How important is the US President – or any leader?
This phenomenon is composed of two dimensions. The first is that voters are searching for a solution to their problems and unhappiness and look to the political sphere for solutions. In doing this, they i mbue leaders with extraordinary powers. A leader becomes an icon of all the hopes and fears of a nation. The second dimension is that different sorts of leaders draw different sorts of followers. They differ by region, class, ethnicity and a host of other distinctions. Constant hostility very often occurs between these groups because all societies are divided. An election forces a confrontation between these different groups, their competing hopes and mutual contempt. The distinct groups want to elect a leader who will help them and punish the others. In the end, most of the political maneuvering entails convincing enough people that you speak for them and not the others.
Leaders aren’t iconic, they are human beings. The idea that they will rebuild society in a manner that is more just to one group vastly overstates their power. Obama is a case in point. He was expected to end all wars, end the rage against the United States in the Islamic world that led to terrorism, create jobs and so on. He likely believed in many of these things, and he may well have expected to accomplish them as president. The expectations were global. He was awarded the Nobel Peace Prize merely for his good intentions.
Leaders inevitably disappoint, because they must claim extraordinary powers, and voters need leaders to have those powers. Their election is followed by great excitement and long periods of growing disappointment. This happened during Franklin Roosevelt’s and Ronald Reagan’s presidencies. As reality collided with intentions and hopes, a sense of betrayal crept in. Opponents felt vindicated, and supporters betrayed.
Roosevelt and Reagan were both regarded by opponents as completely unsuited for office. Reagan was called an ignorant and evil actor, and Roosevelt was a rich dilettante with an empty head. Abraham Lincoln was likened to a monkey and regarded as an ignorant and uncouth lout who would shame the country. And these weren’t Southerners talking. Supporters worshiped them. But the issue wasn’t about them personally. In talking about candidates, detractors really were talking about the kind of people who supported them.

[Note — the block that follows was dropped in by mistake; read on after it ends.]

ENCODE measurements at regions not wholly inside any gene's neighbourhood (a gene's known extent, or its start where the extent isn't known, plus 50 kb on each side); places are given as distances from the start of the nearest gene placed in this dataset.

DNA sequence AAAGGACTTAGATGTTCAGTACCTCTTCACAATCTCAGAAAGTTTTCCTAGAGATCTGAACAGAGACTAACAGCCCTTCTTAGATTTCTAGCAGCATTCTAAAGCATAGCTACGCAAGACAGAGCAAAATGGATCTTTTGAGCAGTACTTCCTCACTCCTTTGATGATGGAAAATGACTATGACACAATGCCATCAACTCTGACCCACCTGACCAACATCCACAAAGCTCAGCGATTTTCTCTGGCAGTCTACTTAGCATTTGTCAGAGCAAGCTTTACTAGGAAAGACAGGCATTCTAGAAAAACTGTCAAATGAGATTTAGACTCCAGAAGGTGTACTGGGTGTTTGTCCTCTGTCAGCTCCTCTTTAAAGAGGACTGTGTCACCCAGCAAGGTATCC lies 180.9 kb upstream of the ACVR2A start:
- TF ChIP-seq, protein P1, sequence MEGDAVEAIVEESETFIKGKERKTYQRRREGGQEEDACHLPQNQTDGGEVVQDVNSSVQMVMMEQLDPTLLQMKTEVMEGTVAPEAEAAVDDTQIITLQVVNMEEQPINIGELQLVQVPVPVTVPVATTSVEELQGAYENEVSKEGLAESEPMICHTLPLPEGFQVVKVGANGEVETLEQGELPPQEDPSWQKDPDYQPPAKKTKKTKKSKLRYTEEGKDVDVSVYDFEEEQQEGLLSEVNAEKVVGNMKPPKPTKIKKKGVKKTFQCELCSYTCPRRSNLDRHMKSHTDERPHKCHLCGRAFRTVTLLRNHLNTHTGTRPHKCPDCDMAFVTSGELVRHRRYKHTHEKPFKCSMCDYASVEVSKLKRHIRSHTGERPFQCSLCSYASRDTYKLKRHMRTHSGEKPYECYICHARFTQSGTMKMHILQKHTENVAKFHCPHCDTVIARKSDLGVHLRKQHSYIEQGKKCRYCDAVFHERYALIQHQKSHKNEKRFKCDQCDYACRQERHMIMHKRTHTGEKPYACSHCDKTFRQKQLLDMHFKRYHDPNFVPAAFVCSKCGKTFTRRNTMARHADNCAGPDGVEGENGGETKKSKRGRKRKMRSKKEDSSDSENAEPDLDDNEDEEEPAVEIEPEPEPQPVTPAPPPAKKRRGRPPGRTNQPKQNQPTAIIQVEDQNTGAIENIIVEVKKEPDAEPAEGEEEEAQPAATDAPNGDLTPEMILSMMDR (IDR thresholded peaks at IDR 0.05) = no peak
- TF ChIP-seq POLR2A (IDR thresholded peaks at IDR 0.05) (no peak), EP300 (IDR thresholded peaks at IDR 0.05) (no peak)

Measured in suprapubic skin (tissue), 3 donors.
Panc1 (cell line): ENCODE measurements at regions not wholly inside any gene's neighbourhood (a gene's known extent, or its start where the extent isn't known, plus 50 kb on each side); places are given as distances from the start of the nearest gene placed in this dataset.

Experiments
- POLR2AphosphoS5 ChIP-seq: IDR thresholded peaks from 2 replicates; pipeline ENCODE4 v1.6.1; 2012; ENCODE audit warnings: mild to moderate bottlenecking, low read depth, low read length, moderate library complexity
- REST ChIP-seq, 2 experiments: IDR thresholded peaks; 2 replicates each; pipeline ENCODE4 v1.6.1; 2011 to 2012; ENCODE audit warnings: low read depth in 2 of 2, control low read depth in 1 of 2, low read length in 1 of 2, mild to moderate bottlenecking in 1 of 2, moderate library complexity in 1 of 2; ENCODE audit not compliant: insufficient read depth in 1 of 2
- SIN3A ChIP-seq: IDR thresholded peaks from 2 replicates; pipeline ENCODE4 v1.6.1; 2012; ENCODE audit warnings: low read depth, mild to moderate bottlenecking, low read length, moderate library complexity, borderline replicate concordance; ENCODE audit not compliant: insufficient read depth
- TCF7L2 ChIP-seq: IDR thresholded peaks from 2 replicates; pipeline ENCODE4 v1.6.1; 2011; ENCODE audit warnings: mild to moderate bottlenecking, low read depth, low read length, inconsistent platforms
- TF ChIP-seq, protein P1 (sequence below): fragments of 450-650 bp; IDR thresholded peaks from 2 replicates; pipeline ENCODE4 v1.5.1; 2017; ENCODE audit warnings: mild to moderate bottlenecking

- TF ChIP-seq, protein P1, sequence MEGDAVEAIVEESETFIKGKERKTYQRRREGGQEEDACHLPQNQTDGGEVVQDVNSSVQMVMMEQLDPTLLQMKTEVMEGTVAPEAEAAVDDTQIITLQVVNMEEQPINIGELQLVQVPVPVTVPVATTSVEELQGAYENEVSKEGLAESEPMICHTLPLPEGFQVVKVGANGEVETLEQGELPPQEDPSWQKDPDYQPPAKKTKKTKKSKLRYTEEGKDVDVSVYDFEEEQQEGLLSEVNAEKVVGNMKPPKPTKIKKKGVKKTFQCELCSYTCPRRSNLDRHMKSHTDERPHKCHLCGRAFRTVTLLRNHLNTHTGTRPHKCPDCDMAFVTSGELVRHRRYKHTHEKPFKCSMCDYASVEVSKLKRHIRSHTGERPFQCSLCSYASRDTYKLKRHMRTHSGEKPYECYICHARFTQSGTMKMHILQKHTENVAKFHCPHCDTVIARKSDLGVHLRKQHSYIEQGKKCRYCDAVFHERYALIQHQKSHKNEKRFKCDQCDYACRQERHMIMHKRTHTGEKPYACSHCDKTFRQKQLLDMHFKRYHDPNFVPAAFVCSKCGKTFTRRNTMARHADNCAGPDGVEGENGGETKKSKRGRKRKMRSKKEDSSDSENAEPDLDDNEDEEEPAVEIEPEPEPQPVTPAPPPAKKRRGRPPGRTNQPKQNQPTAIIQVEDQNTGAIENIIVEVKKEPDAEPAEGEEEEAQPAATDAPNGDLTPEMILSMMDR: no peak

None were devils and none were miracle workers. Lincoln’s performance in the Civil War was criticised then and now, and had he not been assassinated, our view of him might well be different. Roosevelt failed to end the depression, and the country plunged back into it in 1938. His erstwhile supporters were the most bitter about his performance. Reagan did not perform an overnight miracle. Over the course of eight years his limited powers, combined with shifting global realities, brought about changes he participated in and didn’t control. And his supporters were most critical of him when he discovered the limits of his powers and the need to compromise. “Let Reagan be Reagan” was the chant of the day by supporters who felt his advisers, not reality, held him back from performing miracles.
In thinking about the presidency – or political leaders anywhere – it is important to distinguish between ambitions and constraints. Giving presidents the benefit of the doubt that they meant what they said during a campaign, it must be remembered that the president’s powers by design are limited. Beyond constitutional limits on a president, reality imposes others. Lincoln did not want a civil war; Roosevelt wanted to end the depression; Reagan wanted to energise the economy; and when he took office, Bush had no intention of invading Afghanistan nine months later. But it really didn’t matter what they wanted. Other forces were at work shaping and undermining their presidencies. Given their circumstances, some could achieve some of their goals, none could achieve all of them, and few could achieve them in the manner they planned.
The U.S. president leads a country of 320 million people. The country’s economy is about 25% of the world economy today. Roosevelt and Reagan struggled to impose their will on the economy. That failed. They finally had to align their will to the economy, while struggling with Congress and the Supreme Court. What they accomplished had more to do